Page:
Surveillance of Ticks: New Bb Findings in South Dakota

Most southwestern detection of Borrelia burgdorferi pathogen in the midwestern US to date.

Deer Tick Questing
Blacklegged Deer Tick (Ixodes scapularis)

In a recently published article, researchers present their findings of tick surveillance surveys conducted in summer of 2019. Surveys focused on the eastern counties of the state where 266 ticks were collected and 3 species were identified. Twenty two Ixodes scapularis were collected from 5 locations, confirming the established population of this species in South Dakota. Twenty one I. scapularis were tested, and Borrelia burgdorferi was detected in adult ticks from two different sites. One of the ticks from Lincoln County represents the most southwestern detection of this pathogen in the midwestern US to date. The most commonly collected tick was Dermacentor variabilis (American dog tick), which was found in all counties surveyed.  In addition, 15 Amblyomma americanum (Lonestar ticks) were collected from 3 different locations providing evidence of established populations in the state for the first time. This finding also expands the known distribution range of the Lonestar tick. Authors present that although habitats in eastern South Dakota are considered “suboptimal,” results of this study indicate that both I. scapularis and A. americanum are undergoing range expansions into South Dakota. They believe that factors such as climate change and the migration of host wildlife species, such as mice and deer, from neighboring regions could all contribute to this movement, but that other factors have yet to be determined. Authors present several new findings from their study that demonstrate the need to improve monitoring for ticks and tick-borne pathogens in eastern South Dakota and the surrounding region.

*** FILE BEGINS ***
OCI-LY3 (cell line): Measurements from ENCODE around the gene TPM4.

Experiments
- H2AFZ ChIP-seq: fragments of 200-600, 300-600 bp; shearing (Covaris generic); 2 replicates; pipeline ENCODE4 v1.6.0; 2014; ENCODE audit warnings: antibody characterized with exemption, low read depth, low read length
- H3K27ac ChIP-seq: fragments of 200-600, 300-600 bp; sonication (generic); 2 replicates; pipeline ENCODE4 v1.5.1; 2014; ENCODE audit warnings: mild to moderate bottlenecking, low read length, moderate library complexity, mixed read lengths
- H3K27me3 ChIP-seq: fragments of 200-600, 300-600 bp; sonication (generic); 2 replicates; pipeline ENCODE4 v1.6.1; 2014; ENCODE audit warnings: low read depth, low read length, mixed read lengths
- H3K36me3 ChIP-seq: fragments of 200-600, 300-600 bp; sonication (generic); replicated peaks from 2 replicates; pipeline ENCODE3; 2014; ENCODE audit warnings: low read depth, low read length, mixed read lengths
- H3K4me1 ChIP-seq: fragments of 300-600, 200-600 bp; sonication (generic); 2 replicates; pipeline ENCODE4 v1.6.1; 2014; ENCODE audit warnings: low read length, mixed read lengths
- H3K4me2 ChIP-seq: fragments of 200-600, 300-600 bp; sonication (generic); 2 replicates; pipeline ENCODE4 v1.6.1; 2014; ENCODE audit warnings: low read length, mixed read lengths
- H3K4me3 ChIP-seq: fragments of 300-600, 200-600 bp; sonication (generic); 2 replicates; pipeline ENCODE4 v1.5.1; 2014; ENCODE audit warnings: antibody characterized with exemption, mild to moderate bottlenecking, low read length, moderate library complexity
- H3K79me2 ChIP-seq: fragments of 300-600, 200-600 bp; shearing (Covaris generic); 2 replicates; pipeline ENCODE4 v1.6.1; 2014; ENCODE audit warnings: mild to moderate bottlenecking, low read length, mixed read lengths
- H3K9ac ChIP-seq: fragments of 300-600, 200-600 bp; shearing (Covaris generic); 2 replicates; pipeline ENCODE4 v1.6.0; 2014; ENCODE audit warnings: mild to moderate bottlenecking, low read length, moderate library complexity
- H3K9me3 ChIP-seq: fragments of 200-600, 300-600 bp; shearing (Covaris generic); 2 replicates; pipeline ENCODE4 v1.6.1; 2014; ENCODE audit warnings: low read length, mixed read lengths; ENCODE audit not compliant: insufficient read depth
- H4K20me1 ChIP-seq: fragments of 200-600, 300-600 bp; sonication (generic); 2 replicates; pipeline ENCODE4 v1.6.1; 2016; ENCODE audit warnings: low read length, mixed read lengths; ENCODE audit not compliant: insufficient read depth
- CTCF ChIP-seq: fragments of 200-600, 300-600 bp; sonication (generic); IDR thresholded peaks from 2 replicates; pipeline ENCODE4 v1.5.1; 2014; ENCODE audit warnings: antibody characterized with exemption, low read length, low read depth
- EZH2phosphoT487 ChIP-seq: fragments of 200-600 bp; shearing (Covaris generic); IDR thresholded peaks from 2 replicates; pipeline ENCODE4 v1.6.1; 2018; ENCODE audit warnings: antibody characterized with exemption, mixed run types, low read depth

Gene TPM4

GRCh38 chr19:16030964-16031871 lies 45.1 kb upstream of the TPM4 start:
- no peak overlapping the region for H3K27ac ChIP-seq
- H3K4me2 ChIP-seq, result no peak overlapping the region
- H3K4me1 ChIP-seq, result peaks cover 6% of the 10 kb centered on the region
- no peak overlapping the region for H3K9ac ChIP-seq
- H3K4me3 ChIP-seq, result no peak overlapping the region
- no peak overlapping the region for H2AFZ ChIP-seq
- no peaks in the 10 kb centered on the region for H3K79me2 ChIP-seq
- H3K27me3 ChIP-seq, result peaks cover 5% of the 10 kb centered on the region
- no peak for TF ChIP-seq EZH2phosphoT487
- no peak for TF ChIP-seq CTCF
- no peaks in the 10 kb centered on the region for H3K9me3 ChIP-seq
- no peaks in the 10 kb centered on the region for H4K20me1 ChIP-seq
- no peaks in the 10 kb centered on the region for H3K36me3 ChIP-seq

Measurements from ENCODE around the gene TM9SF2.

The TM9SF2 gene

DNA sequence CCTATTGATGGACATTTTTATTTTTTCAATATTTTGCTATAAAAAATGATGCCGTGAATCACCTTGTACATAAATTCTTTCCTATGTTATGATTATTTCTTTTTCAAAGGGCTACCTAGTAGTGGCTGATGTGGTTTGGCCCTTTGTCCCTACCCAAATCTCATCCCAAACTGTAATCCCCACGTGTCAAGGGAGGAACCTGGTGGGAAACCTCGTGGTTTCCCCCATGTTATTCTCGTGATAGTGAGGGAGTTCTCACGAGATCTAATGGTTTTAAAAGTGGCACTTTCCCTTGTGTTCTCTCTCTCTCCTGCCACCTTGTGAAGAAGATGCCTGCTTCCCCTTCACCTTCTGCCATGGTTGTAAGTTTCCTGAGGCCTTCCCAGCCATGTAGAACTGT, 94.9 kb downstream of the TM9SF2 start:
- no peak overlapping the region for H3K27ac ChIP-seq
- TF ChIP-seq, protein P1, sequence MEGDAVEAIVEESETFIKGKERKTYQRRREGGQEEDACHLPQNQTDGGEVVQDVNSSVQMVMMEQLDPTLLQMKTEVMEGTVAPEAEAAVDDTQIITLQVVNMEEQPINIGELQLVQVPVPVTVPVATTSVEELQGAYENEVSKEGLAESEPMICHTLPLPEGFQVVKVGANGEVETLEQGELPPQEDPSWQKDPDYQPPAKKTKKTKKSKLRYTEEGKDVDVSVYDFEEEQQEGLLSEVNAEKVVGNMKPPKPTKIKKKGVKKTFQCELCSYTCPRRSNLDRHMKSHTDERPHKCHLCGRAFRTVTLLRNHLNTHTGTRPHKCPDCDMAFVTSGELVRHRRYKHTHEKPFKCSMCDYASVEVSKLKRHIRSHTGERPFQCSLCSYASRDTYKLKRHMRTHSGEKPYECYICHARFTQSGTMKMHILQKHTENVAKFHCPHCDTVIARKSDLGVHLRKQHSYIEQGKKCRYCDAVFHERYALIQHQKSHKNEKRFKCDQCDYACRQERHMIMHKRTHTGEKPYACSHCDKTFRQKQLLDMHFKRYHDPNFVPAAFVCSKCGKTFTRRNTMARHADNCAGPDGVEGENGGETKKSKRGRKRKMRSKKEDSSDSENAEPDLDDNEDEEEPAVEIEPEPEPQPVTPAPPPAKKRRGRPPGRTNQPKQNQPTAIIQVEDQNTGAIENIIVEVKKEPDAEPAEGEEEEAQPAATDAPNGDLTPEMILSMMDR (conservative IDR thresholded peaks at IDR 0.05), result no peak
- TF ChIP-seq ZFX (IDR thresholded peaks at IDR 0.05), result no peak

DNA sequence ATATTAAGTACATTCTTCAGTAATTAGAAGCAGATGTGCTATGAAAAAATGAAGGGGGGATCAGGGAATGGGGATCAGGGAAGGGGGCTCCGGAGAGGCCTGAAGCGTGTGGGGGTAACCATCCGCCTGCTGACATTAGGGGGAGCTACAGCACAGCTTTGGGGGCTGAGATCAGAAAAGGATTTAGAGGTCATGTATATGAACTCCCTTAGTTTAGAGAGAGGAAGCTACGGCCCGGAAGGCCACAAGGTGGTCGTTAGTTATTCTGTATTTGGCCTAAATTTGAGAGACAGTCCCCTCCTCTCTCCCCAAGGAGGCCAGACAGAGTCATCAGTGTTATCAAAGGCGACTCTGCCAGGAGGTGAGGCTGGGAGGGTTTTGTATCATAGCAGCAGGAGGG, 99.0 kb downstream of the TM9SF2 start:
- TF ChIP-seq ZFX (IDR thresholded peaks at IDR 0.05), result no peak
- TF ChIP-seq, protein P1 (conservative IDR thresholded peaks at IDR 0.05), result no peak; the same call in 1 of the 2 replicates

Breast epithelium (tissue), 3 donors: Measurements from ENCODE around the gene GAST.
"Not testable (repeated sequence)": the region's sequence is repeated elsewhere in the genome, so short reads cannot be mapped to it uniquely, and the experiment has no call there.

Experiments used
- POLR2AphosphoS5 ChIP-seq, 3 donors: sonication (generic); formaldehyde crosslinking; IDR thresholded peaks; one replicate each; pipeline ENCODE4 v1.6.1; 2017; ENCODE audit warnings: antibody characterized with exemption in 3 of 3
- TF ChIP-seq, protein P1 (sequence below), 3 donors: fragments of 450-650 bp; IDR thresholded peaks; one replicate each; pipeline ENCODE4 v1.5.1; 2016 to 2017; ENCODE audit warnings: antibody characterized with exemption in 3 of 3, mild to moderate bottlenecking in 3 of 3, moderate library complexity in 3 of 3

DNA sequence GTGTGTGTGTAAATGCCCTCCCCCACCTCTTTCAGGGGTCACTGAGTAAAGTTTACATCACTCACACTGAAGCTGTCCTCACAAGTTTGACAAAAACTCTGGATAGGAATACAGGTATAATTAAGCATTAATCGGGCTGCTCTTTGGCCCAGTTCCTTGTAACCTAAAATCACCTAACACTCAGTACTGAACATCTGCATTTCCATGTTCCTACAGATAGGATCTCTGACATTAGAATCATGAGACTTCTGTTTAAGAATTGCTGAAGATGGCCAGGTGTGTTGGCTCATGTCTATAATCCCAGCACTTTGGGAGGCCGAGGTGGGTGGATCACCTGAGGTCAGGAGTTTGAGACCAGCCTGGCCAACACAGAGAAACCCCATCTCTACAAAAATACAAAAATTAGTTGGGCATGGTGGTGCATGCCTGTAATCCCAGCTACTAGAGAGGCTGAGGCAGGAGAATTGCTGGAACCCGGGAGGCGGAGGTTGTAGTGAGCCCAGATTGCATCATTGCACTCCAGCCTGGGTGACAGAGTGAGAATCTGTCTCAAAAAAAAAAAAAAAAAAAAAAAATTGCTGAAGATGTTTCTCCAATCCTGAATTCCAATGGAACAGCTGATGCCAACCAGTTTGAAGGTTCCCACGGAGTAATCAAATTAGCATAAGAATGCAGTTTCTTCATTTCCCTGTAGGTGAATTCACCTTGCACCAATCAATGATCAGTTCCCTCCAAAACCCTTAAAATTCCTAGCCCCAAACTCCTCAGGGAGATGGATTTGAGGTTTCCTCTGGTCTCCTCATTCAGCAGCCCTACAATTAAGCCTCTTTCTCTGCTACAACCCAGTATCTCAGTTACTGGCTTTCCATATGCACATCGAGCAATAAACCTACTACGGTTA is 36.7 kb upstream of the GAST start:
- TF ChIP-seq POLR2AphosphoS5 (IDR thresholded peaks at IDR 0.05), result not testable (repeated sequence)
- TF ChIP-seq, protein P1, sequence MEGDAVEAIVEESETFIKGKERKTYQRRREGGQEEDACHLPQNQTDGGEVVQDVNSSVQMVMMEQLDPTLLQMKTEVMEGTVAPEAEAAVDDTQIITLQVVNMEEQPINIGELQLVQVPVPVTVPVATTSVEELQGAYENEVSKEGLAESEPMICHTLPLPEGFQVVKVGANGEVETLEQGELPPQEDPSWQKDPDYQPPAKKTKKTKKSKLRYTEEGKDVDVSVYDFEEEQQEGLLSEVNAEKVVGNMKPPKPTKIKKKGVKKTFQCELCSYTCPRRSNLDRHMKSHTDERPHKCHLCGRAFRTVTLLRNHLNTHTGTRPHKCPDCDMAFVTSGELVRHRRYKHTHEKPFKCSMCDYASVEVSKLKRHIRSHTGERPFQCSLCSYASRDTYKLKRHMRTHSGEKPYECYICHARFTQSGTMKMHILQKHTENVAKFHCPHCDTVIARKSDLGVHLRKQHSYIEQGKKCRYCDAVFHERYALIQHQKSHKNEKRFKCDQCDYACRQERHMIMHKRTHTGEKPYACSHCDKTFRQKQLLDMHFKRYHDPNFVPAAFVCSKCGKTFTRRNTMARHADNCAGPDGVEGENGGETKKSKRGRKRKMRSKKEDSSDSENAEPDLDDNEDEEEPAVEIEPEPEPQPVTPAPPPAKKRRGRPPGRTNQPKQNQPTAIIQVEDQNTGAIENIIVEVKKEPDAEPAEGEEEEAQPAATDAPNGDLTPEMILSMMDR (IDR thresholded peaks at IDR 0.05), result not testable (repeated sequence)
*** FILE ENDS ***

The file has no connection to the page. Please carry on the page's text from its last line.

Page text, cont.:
Note:  This work was funded in part by a grant from the Lyme Disease Association.

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